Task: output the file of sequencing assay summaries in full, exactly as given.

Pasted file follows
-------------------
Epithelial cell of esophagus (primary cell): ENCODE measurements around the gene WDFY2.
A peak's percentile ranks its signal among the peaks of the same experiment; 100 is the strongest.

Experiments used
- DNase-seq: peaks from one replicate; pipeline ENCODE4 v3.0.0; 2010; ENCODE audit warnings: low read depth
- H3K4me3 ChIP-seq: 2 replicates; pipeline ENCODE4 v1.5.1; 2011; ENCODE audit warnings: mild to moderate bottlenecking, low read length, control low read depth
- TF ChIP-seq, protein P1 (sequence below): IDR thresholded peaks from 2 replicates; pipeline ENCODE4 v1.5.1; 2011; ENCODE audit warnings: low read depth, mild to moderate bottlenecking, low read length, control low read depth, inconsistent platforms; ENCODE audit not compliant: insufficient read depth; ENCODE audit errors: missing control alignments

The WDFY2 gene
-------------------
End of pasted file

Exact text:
Epithelial cell of esophagus (primary cell): ENCODE measurements around the gene WDFY2.
A peak's percentile ranks its signal among the peaks of the same experiment; 100 is the strongest.

Experiments used
- DNase-seq: peaks from one replicate; pipeline ENCODE4 v3.0.0; 2010; ENCODE audit warnings: low read depth
- H3K4me3 ChIP-seq: 2 replicates; pipeline ENCODE4 v1.5.1; 2011; ENCODE audit warnings: mild to moderate bottlenecking, low read length, control low read depth
- TF ChIP-seq, protein P1 (sequence below): IDR thresholded peaks from 2 replicates; pipeline ENCODE4 v1.5.1; 2011; ENCODE audit warnings: low read depth, mild to moderate bottlenecking, low read length, control low read depth, inconsistent platforms; ENCODE audit not compliant: insufficient read depth; ENCODE audit errors: missing control alignments

The WDFY2 gene